Kenya’s election on Thursday is unlikely to bring a resolution to the ongoing political crisis in the east African country.

So far, neither Uhuru Kenyatta – who is assured of victory in the re-run of the polls – nor veteran opposition leader, Raila Odinga, who withdrew from the election and told his supporters not to vote, has shown much willingness to compromise. Kenya is as polarised as it has been for a decade. This means more protests are likely, as well as multiple challenges in the courts over the most recent poll results.

More violence is probable. Most analysts believe anarchy like that after elections in 2007, when more than 1,000 people died, is unlikely but not impossible.

However, this prospect may prompt Kenyatta and Odinga to do a deal. Both are aware that the longer their stand-off lasts, the more damage is done to the country they both profess to serve. But both appear willing to take Kenya to the brink before finally, perhaps, stepping back from disaster.


In Nairobi’s Kibera slum, police fired teargas and live rounds into the air as crowds of youthful opposition supporters threw rocks and tried to storm a polling station at a primary school. Two people were injured with suspected bullet wounds.


“It is a sham election … We will keep fighting until we have Raila as president,” said Brighton, a 21-year-old Kibera resident.

Inside the primary school, officials waited for ballot papers – which finally arrived under heavy police guard five hours late.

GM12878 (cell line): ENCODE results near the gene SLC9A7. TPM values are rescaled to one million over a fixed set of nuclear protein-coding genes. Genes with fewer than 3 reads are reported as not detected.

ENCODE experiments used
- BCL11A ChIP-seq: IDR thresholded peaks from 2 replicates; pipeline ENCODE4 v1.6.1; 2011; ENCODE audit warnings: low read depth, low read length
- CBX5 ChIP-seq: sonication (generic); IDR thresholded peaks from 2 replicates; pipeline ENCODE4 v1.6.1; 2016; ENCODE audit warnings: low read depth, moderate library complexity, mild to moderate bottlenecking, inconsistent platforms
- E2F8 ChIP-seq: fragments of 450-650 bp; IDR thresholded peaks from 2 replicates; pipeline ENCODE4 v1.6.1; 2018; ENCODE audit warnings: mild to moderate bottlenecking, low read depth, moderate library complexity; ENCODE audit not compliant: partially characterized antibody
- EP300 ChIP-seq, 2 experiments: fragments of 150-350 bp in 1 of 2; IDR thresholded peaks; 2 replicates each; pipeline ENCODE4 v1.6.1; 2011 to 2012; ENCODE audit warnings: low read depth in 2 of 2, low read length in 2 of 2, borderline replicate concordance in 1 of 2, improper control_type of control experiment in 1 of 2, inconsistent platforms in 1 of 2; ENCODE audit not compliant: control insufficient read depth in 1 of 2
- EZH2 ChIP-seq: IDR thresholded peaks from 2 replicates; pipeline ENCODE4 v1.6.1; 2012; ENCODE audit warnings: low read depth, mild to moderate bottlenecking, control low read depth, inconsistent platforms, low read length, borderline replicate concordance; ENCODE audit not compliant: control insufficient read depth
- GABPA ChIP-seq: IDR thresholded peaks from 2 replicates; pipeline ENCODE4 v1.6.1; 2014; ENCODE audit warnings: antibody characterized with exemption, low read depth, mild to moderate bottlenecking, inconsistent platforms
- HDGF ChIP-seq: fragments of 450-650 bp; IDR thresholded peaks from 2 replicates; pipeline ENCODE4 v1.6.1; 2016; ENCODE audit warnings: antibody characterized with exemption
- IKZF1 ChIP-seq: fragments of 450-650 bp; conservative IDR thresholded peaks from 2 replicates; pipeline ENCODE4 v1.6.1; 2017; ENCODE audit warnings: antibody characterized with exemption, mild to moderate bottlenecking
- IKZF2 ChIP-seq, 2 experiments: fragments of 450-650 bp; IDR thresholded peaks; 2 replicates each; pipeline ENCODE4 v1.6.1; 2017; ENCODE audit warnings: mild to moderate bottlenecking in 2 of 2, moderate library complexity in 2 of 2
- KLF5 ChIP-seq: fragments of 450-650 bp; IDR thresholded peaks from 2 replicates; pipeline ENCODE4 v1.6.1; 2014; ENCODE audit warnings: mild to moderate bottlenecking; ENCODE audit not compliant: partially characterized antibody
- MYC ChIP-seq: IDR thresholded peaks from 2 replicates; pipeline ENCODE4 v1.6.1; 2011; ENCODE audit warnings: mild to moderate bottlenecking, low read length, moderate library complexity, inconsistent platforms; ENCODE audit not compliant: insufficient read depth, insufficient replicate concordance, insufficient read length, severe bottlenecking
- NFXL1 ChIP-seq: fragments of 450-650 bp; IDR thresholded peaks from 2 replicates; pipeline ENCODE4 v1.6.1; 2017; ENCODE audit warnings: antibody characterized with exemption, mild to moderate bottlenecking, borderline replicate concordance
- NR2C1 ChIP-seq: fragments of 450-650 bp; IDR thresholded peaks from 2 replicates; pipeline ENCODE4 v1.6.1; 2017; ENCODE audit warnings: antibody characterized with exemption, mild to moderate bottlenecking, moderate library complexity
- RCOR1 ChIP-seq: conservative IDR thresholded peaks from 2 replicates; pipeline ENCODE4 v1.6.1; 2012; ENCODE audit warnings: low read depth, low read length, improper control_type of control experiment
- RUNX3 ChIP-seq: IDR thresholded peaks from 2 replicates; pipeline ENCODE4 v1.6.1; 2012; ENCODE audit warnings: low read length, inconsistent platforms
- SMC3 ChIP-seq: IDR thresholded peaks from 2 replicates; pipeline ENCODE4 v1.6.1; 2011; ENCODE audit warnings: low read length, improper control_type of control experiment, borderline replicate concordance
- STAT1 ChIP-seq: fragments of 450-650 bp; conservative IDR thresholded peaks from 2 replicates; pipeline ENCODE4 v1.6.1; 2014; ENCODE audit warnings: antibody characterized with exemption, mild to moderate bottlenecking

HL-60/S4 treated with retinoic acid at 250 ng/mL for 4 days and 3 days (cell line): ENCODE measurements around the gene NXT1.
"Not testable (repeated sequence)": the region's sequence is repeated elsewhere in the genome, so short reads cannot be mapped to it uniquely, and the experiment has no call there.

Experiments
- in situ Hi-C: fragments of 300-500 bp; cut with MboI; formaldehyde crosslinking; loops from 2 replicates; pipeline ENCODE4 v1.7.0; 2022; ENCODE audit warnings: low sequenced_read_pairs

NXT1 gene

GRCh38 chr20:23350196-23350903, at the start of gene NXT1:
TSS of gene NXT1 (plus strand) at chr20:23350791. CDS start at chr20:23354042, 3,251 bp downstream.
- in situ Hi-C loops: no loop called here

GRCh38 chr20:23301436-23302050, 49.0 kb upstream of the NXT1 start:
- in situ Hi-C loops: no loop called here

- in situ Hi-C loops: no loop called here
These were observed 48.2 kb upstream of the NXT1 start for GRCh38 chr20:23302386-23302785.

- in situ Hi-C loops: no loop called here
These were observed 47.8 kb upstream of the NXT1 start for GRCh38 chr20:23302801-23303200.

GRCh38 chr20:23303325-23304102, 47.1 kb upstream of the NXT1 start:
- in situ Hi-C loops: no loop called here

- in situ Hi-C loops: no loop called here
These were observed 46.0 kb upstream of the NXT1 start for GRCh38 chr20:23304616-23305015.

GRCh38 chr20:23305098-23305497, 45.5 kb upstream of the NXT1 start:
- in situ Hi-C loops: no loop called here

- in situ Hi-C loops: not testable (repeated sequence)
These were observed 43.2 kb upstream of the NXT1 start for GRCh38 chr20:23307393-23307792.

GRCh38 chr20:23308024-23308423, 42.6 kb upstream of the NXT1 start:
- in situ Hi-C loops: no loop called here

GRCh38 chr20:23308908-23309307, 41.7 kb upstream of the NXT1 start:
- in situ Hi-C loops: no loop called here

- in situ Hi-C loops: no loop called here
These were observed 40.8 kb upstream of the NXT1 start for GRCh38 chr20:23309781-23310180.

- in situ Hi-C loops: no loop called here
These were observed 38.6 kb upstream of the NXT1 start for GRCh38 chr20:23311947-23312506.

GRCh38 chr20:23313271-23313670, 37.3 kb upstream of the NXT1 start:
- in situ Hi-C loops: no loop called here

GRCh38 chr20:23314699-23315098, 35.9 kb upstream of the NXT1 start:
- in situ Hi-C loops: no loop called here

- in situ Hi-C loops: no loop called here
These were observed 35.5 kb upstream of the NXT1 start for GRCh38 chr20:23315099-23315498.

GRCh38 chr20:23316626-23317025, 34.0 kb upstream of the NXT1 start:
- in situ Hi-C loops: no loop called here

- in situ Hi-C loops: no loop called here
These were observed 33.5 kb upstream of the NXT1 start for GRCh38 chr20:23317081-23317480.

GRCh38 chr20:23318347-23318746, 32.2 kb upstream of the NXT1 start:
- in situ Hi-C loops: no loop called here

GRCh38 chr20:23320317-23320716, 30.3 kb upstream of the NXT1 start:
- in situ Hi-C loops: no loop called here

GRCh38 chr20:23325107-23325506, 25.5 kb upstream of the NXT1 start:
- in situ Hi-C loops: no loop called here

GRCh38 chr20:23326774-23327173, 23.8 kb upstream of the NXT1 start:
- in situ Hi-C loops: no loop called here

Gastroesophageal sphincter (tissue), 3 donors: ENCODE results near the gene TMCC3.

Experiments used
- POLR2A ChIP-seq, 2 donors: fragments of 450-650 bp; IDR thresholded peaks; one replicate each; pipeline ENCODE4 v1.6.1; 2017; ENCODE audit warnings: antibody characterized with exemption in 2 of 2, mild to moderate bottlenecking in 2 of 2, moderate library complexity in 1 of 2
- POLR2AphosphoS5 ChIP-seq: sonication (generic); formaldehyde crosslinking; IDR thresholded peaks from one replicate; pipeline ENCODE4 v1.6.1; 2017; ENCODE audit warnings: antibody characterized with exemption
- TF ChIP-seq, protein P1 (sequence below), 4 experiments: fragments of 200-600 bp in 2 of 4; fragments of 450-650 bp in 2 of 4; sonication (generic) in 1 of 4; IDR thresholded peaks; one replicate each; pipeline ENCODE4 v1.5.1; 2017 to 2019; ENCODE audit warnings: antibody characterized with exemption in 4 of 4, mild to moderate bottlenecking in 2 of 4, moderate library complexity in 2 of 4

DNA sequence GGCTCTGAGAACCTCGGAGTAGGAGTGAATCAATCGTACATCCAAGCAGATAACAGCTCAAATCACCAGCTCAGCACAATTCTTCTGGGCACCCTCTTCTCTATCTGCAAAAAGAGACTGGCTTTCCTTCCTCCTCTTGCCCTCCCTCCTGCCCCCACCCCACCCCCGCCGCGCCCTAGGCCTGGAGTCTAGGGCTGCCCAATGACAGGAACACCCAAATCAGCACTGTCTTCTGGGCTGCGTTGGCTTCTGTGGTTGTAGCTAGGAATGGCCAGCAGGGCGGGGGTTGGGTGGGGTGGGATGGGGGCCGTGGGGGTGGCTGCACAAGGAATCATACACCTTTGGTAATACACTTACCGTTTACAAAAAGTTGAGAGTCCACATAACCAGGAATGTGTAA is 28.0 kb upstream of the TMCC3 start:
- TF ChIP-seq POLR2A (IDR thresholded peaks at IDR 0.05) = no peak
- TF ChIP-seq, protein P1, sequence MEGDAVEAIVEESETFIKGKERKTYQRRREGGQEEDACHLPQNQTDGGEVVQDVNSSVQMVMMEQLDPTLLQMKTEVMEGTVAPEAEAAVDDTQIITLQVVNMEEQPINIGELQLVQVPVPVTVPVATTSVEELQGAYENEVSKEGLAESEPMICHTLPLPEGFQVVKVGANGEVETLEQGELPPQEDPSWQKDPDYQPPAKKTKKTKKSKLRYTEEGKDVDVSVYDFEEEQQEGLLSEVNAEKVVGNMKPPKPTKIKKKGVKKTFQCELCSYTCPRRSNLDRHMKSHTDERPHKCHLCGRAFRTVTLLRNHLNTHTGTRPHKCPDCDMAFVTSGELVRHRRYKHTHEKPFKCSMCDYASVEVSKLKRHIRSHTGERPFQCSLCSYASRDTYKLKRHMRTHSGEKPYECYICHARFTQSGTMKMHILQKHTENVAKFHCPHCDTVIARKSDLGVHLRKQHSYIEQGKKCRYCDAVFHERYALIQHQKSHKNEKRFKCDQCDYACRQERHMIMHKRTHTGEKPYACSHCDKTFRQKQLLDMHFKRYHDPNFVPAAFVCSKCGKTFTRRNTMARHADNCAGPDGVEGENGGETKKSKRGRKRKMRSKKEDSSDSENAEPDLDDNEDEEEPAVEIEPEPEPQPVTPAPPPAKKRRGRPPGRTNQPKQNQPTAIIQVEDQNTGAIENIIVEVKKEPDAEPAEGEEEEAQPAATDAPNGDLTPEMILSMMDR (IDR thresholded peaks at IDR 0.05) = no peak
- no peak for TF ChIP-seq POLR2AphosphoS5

“The environment is not welcoming. There is no one willing to come and vote. The staff too are a bit scared to be here because we have been warned that people will come and identify us and there will be problems,” said the presiding officer, a local teacher who requested anonymity for security reasons.

About a quarter of the 180 electoral officials due to work in Kibera have resigned after intimidation in recent days, several said.

As rocks hammered on the school’s tin roof, shots rang out and teargas filled the air, a second official said her “husband, father, son and brother” were among the protesters.

“These are our homes, our families … whoever is being attacked [by police] out there is being attacked in here,” she said.


Not all local residents shared such sentiments, underlining the deep divisions exposed by the political crisis.

Abdul Majiid, a 64-year-old retired machine operator, said he had voted for Kenyatta at the Social Grounds polling station in Kibera.